Libraries will be open more hours, have more funding for materials, and expand the afterschool tutoring programs. Park maintenance cycles will be curtailed marginally, but parks programming and hours will remain at current levels, including the innovative and successful Fit2Lead and Fit2Play programs. Funding for community-based organizations has been set at the amount needed to fund all existing organizations, as well as the discretionary funding allocated to each Commissioner this year. Funding for environmental grants will remain at current year levels.

In order to keep our core solid waste management services in place, I am recommending a $19 increase in the residential household annual fee. And to ensure that all customers are paying the appropriate amount for our water and sewer infrastructure, I am recommending an adjustment to the rate tiers; there will be no increase in water and sewer rates, though. I am also recommending an adjustment to make the surcharge for all planning and zoning fees 7.5 percent across the board, rather than variable depending upon the service. Finally, because our residents should never pay more than is necessary for the service they receive, I am recommending a two percent reduction to the Utility Service Fee, to six percent from eight percent. This fee, applied to all water and sewer bills countywide, will generate enough revenue to continue support for landfill mitigation projects performed by the Department of Solid Waste Management, as well as environmental remediation activities in the Regulatory and Economic Resources, Environmental Resources Management Division, along with remediation of soil contamination at nine parks in the county.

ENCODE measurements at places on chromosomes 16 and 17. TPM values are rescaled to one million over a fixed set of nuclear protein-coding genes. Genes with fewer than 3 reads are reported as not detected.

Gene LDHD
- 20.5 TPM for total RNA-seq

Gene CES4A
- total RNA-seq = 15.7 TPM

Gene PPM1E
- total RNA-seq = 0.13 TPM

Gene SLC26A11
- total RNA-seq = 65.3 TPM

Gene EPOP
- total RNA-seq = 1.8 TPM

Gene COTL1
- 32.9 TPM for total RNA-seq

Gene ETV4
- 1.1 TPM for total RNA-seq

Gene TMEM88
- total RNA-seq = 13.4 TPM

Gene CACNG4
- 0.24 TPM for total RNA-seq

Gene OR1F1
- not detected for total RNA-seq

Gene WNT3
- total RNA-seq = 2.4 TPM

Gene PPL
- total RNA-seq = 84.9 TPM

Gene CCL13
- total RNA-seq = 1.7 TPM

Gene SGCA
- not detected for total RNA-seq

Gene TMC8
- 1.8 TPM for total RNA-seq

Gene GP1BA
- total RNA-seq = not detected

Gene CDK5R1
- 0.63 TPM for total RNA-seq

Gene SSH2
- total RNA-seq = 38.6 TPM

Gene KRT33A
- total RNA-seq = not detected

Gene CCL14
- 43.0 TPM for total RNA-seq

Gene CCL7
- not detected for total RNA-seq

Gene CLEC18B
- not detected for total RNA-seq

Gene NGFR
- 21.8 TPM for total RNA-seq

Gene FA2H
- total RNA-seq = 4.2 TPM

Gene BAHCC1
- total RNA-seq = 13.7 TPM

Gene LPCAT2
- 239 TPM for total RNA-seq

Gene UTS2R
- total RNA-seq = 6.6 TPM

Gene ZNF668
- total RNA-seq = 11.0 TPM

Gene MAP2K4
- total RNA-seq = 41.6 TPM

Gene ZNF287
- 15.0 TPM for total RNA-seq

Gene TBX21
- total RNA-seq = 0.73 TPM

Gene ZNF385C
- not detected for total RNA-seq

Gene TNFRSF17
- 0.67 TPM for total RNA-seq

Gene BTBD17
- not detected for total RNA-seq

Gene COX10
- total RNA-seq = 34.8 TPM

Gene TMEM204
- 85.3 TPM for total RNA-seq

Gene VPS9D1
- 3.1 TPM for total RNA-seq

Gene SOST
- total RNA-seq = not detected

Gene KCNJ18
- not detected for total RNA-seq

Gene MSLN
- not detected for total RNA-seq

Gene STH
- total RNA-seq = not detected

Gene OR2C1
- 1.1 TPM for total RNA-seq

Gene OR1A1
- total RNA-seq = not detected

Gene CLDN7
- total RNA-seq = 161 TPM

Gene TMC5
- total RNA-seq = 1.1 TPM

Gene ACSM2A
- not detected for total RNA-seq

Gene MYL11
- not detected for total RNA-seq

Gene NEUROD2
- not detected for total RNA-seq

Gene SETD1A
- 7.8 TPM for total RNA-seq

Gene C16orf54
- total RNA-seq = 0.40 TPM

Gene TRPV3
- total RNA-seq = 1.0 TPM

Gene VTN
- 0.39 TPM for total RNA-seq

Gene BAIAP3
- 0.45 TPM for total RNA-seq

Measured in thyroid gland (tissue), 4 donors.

As staff prepared this Proposed Budget, I insisted they be mindful of the potential increase to the homestead exemption that will come before Florida voters in 2018. Likely to pass, this constitutional amendment will reduce funding for our four taxing jurisdictions by more than $50 million. I have asked that a reserve be funded in each taxing jurisdiction equivalent to the amount of funding that will be lost. These reserves are fully funded this year in the Library and Fire Rescue taxing districts and $7 million is set aside as a first contribution to the reserve for the General Fund. I have directed that vacant positions remain frozen – with the exception of public safety positions and those that generate revenue – not only to save money now, but also to avoid layoffs later. I will not recommend an increase to the millage rates; therefore, adjustments will need to be made to budget within our means should the homestead exemption be increased. As reflected in our five-year financial forecast, due to the flagging economy and the projected increase in the homestead exemption, we are not balanced at the current service levels in the General Fund and the Fire Rescue District beginning in FY 2019-20 and will need to make service reductions or identify other ways to reduce costs. To be responsible stewards of the public’s money, as well as the management of our government, those decisions will need to be made sooner rather than later.

I am proud of the FY 2017-18 Proposed Budget and my staff who worked diligently to put it together, throughout the County. They are dedicated, passionate public employees who care deeply about their government and their community. I thank them for all they have accomplished with limited resources. Of course there will be adjustments and the budget ultimately adopted by the Board of County Commissioners will be different to some extent. I look forward to spending the next two months working with the Board and with the community to make sure we meet everyone’s expectations to the greatest extent possible. My administration and I will continue working to ensure that Miami-Dade County remains on a path toward future financial sustainability and overall resiliency for all 2.7 million of us who call Miami-Dade County “home.”


Carlos A. Gimenez